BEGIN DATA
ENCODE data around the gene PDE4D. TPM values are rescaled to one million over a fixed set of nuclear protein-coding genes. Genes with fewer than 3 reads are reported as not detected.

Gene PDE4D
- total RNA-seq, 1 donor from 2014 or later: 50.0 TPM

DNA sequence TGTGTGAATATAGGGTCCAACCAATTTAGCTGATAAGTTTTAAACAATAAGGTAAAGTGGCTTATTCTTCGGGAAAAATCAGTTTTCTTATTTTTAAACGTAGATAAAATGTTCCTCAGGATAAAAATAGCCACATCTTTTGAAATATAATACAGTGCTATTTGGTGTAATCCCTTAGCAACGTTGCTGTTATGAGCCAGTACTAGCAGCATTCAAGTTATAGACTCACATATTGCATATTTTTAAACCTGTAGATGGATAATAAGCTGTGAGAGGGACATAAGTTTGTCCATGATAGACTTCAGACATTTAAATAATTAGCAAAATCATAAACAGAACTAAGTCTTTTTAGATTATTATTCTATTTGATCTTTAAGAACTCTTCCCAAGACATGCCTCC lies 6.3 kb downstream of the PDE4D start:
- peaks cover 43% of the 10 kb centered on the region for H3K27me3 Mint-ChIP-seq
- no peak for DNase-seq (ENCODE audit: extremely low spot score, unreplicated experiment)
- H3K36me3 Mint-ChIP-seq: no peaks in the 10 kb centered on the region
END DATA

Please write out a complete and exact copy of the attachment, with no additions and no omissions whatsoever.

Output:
ENCODE data around the gene PDE4D. TPM values are rescaled to one million over a fixed set of nuclear protein-coding genes. Genes with fewer than 3 reads are reported as not detected.

Gene PDE4D
- total RNA-seq, 1 donor from 2014 or later: 50.0 TPM

DNA sequence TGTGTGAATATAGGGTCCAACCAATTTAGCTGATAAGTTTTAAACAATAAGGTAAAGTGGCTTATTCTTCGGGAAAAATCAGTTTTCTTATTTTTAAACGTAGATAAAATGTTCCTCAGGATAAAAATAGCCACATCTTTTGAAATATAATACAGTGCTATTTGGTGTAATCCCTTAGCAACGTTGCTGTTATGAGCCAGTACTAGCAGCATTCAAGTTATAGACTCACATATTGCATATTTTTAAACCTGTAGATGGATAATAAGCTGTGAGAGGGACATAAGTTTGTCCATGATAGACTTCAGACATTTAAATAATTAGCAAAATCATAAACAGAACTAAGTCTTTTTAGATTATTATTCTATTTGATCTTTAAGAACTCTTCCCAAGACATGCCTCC lies 6.3 kb downstream of the PDE4D start:
- peaks cover 43% of the 10 kb centered on the region for H3K27me3 Mint-ChIP-seq
- no peak for DNase-seq (ENCODE audit: extremely low spot score, unreplicated experiment)
- H3K36me3 Mint-ChIP-seq: no peaks in the 10 kb centered on the region